We all know that sustainability is good for you and the environment and let’s all go save the whales. However, the simple notion of something positive is far from enough to successfully implement a sustainable product, let alone its communication. The Designboost event and current work with a range of sustainable products for different clients has sparked the following paragraphs.

Once again, information is king

Sustainability is a notion that is political, market-driven and individually responsible all at the same time. But more importantly, sustainability is based on knowledge.

Products that are sustainable illuminate knowledge. Knowledge pours out of the packaging, it radiates in the hands of the user. That’s because it takes profound knowledge to make a truly sustainable product. And in order to communicate the product, the user is required to know about sustainability too. Or rather, the product can choose to teach the user what sustainability really is, how complex is it really is, and how it makes a difference.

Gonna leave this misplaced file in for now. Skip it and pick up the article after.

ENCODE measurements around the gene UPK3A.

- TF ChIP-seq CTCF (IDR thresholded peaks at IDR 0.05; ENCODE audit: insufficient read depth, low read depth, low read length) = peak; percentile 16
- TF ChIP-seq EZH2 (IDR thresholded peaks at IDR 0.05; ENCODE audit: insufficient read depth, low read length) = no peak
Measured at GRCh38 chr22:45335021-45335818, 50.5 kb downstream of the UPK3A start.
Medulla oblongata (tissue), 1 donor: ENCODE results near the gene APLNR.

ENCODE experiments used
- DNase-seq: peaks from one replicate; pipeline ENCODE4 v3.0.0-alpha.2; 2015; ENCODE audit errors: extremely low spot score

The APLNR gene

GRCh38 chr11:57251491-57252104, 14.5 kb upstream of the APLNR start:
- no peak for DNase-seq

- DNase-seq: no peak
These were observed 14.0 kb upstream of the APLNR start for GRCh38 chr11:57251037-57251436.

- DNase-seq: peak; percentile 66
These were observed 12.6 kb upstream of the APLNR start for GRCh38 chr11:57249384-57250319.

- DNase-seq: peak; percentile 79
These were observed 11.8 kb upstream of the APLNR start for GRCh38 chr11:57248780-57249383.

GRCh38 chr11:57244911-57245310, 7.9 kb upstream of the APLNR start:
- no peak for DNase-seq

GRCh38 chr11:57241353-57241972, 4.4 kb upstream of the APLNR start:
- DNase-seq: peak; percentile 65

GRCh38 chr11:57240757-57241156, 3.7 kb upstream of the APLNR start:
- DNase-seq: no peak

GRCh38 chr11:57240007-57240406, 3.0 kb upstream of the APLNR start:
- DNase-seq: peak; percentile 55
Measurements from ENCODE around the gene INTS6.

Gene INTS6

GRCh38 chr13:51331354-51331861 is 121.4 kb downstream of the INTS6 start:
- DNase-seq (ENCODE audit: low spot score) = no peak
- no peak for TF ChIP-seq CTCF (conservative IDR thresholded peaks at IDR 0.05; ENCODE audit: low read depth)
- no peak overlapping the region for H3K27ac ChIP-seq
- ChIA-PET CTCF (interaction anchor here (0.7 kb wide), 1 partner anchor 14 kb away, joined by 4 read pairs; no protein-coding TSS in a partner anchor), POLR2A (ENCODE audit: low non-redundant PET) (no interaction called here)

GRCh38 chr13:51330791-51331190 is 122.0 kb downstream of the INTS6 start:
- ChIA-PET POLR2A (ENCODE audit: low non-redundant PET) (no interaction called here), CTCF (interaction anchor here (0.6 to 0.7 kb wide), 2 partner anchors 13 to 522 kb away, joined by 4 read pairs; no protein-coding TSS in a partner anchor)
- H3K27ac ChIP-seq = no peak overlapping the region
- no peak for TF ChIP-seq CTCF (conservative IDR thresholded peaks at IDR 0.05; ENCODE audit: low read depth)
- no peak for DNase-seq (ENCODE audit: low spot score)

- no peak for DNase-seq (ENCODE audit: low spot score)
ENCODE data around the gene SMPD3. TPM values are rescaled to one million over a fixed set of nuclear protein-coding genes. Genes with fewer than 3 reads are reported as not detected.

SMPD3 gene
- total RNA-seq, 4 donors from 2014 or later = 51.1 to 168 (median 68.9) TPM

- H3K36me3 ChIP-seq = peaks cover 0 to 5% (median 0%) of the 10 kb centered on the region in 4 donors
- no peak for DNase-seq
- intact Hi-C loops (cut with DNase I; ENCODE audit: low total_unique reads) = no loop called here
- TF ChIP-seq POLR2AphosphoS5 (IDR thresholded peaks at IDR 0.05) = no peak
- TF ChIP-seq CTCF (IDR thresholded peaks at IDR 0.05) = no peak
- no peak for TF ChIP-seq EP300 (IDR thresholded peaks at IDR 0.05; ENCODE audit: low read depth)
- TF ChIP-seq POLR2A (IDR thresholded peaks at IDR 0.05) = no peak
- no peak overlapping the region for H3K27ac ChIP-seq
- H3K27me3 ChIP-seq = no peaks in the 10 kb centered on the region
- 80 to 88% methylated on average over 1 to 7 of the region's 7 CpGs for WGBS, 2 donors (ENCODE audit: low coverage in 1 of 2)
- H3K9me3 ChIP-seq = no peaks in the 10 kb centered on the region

Thus, the sustainable product becomes a vessel for teaching the user something new about her world, and that piece of information is forever stored with the user.

Marketeers sometimes call this “the learning brand”. Scholars call it “education”. Designers simply call it “design” ;). It is a very powerful method of communication with your audience – maybe the strongest way of communication at all. But there is also a risk involved – if your product does not deliver on the promised aspects of sustainability, it will fail – and your product will become a lie.

If you succeed, your work is king.

This is the first post from the new David Report contributor Frederik Andersen, Partner and industrial designer at Goodmorning Technology.


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